/Tuesday Ten/438/Pure Uncut Anger

There’s a lot of anger about at the moment, and perhaps rightly so. Frustration at the seemingly never-ending restrictions, the false hope from politicians, the double-standards, the desire for a “normal” life again that sometimes feels like it’s in reach before being snatched away again. Oh yes, life back in Lockdown again really fucking sucks, doesn’t it?

/Tuesday Ten/438/Pure Uncut Anger

/Tuesday Ten/Playlists

/Tuesday Ten/Lockdown
/402/Pumping Iron
/405/No Good Advice

So as some way of venting, I’m returning to a thread I started a while ago but wasn’t in the right frame of mind for it back then – songs about anger. Songs that are angry, about something or someone. Not, however, songs that you listen to when you’re angry. They needed to be angry songs in one way or another, that was my original stipulation, and the large list of songs that were suggested gave me a whole lot of food for thought, that’s for sure.

The original suggestion thread for this was actually back in summer 2019, long-predating lockdown, but I still got an awful lot of songs. No less than 178, in fact, with twenty-seven of those having been used before. There were surprisingly few duplicates, with 169 unique songs, and no less than 97 different people suggested songs. As ever, thanks for all of your suggestions and getting involved, even if it sometimes takes a while for me to actually get round to using them.

A quick explanation for new readers (hi there!): my Tuesday Ten series has been running since March 2007, and each month features at least ten new songs you should hear – and in between those monthly posts, I feature songs on a variety of subjects, with some of the songs featured coming from suggestion threads on Facebook.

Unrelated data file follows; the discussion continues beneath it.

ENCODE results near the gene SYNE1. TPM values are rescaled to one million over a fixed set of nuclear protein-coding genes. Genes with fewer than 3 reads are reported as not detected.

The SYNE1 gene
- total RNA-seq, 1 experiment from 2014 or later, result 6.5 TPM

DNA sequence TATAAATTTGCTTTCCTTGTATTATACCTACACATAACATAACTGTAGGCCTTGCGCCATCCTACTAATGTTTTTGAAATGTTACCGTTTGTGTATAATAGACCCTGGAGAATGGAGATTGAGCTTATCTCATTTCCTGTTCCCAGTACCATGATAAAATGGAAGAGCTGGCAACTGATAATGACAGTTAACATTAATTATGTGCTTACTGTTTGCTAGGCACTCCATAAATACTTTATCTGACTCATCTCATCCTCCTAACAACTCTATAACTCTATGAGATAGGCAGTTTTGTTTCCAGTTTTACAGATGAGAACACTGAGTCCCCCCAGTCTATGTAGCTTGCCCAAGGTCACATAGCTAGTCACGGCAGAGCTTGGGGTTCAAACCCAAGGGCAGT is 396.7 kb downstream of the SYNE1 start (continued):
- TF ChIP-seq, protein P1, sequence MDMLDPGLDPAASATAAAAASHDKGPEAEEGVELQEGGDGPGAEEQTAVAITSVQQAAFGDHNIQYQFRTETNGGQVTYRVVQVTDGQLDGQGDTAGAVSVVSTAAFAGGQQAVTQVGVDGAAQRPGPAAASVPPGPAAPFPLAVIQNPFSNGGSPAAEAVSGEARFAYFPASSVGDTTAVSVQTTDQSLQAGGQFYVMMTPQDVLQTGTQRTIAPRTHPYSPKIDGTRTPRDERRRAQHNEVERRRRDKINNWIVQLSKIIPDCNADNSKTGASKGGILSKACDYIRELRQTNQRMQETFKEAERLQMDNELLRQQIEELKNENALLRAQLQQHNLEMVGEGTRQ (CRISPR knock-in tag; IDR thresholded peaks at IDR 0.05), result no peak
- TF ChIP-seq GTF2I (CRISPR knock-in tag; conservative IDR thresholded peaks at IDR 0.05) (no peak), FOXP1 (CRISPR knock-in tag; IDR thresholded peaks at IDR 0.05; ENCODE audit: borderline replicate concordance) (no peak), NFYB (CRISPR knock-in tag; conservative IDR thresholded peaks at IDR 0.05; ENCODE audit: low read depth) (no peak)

Feel free to get involved with these – the more the merrier, and the breadth of suggestions that I get continues to astound. Otherwise, as usual, if you’ve got something you want me to hear, something I should be writing about, or even a gig I should be attending, e-mail me, or drop me a line on Facebook (details below).



One of the first wave of rap-metal bands, LA band downset. were originally a hardcore crew called Social Justice, and gradually moved more towards rap to the point that they changed their name, but the burning core of the ethos based on the original name remained. Their first single as downset. – and the first song of theirs I ever heard – was this brutal, raging burst, where vocalist Rey Oropeza lets loose all of his demons and disgust at the treatment of Angelenos by the LAPD (including his own father, who died at the hands of the force). Of course, complaints about US police by minorities are not new, and indeed continue to this day.

Also, as the video to this suggests downset. were a formidable live band (as I found out on one of their visits to the UK way back in September 1996).

/Bricks Are Heavy